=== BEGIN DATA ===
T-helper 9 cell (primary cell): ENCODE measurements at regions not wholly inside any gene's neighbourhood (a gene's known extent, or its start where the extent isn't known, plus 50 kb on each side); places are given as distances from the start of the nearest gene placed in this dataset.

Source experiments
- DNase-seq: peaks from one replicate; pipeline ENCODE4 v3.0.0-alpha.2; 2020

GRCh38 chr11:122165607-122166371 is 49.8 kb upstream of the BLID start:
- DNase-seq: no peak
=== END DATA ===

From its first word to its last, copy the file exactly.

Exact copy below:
T-helper 9 cell (primary cell): ENCODE measurements at regions not wholly inside any gene's neighbourhood (a gene's known extent, or its start where the extent isn't known, plus 50 kb on each side); places are given as distances from the start of the nearest gene placed in this dataset.

Source experiments
- DNase-seq: peaks from one replicate; pipeline ENCODE4 v3.0.0-alpha.2; 2020

GRCh38 chr11:122165607-122166371 is 49.8 kb upstream of the BLID start:
- DNase-seq: no peak